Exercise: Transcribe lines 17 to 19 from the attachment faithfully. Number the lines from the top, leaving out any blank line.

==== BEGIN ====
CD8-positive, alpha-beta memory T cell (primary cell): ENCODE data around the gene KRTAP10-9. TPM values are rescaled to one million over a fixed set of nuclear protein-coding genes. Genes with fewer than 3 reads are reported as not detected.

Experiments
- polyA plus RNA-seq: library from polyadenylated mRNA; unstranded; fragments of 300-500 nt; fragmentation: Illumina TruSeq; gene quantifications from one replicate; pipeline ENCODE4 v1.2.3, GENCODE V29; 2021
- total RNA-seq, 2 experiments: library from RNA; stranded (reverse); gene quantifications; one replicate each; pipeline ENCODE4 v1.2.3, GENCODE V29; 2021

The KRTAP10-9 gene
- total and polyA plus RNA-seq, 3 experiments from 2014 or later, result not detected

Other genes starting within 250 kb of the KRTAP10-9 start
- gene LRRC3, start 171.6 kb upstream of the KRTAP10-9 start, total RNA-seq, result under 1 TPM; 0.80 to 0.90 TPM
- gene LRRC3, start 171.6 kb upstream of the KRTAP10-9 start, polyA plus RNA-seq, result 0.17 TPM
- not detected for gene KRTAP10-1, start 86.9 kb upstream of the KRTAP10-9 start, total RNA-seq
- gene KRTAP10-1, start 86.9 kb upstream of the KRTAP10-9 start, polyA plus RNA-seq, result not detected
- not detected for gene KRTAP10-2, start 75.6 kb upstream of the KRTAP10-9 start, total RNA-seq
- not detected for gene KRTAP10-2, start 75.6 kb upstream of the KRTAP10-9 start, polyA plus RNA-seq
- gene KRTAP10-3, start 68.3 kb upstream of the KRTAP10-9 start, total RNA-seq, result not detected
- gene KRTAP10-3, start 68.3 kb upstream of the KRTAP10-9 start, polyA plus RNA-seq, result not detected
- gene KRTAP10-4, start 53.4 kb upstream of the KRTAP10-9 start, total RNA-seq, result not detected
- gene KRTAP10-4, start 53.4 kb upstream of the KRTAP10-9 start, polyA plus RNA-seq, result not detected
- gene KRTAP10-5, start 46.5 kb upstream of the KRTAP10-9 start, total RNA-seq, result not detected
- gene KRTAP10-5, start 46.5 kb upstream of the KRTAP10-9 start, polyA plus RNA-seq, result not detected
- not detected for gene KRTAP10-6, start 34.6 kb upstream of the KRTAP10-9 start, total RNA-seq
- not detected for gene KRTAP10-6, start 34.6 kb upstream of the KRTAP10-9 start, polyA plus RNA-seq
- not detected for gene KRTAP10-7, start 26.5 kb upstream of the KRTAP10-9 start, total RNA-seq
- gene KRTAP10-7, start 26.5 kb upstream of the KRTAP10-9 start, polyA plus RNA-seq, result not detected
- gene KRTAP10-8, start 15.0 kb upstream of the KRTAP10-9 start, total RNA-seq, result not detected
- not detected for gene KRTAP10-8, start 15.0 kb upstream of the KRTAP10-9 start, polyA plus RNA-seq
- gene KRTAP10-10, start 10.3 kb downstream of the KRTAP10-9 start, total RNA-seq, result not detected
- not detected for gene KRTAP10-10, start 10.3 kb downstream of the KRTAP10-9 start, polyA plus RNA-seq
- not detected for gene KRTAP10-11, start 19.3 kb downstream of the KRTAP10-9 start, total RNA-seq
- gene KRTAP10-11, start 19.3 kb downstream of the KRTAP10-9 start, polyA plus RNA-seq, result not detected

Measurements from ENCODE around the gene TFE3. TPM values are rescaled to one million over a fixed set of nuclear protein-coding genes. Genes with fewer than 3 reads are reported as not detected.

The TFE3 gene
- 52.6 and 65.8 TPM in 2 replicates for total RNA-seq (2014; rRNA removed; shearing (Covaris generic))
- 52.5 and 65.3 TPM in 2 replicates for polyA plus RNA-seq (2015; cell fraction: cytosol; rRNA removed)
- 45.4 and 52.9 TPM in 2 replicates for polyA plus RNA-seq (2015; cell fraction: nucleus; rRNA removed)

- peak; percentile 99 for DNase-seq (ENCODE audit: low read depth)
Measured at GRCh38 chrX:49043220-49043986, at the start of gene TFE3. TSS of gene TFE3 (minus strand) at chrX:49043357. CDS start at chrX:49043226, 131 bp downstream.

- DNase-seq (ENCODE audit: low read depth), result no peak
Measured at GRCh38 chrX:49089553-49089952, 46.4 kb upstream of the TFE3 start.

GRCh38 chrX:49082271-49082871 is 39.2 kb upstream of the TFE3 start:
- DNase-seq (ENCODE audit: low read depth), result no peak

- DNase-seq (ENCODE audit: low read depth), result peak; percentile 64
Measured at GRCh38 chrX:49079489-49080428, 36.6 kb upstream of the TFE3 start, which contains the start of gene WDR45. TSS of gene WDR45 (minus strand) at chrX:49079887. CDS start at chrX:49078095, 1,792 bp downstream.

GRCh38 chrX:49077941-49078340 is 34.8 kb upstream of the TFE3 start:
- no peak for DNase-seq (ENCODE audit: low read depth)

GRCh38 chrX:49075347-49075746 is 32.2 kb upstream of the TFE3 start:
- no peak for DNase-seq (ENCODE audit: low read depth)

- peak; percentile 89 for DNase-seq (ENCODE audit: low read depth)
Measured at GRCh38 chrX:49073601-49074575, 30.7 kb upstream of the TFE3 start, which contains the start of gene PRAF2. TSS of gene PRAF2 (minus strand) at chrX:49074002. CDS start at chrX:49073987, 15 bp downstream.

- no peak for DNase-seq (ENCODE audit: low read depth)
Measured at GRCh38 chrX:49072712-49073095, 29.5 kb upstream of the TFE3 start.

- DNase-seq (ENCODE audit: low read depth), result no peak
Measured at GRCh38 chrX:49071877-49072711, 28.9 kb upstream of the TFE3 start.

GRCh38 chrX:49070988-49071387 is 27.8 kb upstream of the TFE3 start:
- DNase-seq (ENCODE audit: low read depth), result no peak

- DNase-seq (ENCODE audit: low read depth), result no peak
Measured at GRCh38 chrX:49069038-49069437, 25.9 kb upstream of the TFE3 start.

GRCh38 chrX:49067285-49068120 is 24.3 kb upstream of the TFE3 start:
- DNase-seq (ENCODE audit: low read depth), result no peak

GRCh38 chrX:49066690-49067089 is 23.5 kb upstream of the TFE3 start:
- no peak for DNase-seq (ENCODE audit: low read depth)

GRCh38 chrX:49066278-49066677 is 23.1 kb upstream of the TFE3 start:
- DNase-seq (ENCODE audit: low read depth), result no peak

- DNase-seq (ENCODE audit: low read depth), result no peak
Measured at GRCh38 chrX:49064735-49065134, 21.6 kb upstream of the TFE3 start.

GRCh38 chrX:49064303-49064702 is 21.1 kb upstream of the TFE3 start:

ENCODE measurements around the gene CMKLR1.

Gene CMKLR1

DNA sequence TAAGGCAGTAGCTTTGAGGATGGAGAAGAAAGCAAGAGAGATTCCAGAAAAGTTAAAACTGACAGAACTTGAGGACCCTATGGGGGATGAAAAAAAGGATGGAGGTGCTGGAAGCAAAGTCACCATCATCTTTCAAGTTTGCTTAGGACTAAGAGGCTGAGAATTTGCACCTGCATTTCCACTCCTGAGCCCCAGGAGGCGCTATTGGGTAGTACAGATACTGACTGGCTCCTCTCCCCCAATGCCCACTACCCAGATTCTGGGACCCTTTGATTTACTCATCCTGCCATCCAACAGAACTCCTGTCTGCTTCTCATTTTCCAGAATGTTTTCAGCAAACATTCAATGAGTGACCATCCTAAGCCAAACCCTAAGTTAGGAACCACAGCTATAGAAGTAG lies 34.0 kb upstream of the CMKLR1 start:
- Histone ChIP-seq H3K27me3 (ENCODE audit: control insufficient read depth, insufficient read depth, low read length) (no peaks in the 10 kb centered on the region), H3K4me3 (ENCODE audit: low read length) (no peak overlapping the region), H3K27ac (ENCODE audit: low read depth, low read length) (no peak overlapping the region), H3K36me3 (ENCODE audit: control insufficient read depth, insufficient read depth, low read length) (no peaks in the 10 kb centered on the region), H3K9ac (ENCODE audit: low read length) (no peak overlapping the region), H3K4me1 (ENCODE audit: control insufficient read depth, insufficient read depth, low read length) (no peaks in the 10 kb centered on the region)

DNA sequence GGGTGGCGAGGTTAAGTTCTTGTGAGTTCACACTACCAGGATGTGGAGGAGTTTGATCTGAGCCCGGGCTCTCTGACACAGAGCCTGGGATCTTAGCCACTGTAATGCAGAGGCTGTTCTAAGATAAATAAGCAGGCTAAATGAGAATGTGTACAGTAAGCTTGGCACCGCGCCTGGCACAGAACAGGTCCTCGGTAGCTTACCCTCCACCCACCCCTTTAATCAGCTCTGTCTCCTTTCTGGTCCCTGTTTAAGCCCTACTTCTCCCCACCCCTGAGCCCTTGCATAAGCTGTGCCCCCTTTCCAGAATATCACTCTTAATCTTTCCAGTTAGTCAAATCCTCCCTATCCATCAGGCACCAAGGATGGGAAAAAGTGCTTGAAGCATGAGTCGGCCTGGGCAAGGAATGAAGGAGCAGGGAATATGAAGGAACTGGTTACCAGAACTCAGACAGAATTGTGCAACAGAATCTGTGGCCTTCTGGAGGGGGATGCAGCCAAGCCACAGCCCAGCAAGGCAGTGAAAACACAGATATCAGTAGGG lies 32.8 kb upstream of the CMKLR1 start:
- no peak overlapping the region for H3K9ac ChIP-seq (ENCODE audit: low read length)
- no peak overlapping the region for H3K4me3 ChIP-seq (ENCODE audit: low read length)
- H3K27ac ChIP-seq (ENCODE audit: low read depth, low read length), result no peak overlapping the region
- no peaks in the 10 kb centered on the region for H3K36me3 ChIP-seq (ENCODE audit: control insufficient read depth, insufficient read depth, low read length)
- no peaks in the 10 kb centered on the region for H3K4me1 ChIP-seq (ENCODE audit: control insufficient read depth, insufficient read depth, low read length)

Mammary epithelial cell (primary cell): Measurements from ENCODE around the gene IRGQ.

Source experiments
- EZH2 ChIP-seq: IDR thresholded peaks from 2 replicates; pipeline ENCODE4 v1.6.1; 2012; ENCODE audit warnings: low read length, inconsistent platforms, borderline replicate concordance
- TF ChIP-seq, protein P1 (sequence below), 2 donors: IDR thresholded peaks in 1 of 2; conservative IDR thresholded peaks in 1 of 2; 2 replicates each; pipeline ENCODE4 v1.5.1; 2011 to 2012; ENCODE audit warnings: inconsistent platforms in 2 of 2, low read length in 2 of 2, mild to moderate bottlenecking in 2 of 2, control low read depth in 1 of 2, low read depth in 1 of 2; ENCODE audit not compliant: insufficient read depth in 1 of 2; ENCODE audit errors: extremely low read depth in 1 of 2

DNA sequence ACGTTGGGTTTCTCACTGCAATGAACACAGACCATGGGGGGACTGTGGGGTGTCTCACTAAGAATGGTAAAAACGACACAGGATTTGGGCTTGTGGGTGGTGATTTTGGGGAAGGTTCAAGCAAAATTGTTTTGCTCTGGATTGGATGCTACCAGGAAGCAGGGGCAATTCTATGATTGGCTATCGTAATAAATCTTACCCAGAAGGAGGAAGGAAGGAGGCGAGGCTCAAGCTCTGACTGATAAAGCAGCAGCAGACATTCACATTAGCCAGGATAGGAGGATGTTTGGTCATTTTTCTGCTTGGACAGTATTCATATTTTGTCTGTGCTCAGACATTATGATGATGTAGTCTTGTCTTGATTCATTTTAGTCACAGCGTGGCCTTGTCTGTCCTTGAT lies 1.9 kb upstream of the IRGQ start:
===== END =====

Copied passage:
- gene KRTAP10-4, start 53.4 kb upstream of the KRTAP10-9 start, polyA plus RNA-seq, result not detected
- gene KRTAP10-5, start 46.5 kb upstream of the KRTAP10-9 start, total RNA-seq, result not detected
- gene KRTAP10-5, start 46.5 kb upstream of the KRTAP10-9 start, polyA plus RNA-seq, result not detected